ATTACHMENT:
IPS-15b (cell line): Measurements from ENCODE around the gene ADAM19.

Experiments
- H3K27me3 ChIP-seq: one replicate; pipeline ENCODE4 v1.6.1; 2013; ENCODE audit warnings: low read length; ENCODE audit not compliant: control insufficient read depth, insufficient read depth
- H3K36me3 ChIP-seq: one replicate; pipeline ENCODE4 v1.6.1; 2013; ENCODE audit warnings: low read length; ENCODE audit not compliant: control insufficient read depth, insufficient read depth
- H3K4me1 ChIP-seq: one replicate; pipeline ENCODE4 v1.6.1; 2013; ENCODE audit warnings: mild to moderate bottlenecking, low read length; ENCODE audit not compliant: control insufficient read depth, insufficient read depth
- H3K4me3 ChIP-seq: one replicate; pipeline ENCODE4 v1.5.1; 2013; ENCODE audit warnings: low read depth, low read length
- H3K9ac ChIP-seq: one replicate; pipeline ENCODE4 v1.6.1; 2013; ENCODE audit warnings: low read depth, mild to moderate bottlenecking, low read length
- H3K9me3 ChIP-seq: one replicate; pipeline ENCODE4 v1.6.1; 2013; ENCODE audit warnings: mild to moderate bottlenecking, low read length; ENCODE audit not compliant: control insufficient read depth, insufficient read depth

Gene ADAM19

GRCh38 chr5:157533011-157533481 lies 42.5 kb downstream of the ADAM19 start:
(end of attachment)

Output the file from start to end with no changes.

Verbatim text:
IPS-15b (cell line): Measurements from ENCODE around the gene ADAM19.

Experiments
- H3K27me3 ChIP-seq: one replicate; pipeline ENCODE4 v1.6.1; 2013; ENCODE audit warnings: low read length; ENCODE audit not compliant: control insufficient read depth, insufficient read depth
- H3K36me3 ChIP-seq: one replicate; pipeline ENCODE4 v1.6.1; 2013; ENCODE audit warnings: low read length; ENCODE audit not compliant: control insufficient read depth, insufficient read depth
- H3K4me1 ChIP-seq: one replicate; pipeline ENCODE4 v1.6.1; 2013; ENCODE audit warnings: mild to moderate bottlenecking, low read length; ENCODE audit not compliant: control insufficient read depth, insufficient read depth
- H3K4me3 ChIP-seq: one replicate; pipeline ENCODE4 v1.5.1; 2013; ENCODE audit warnings: low read depth, low read length
- H3K9ac ChIP-seq: one replicate; pipeline ENCODE4 v1.6.1; 2013; ENCODE audit warnings: low read depth, mild to moderate bottlenecking, low read length
- H3K9me3 ChIP-seq: one replicate; pipeline ENCODE4 v1.6.1; 2013; ENCODE audit warnings: mild to moderate bottlenecking, low read length; ENCODE audit not compliant: control insufficient read depth, insufficient read depth

Gene ADAM19

GRCh38 chr5:157533011-157533481 lies 42.5 kb downstream of the ADAM19 start: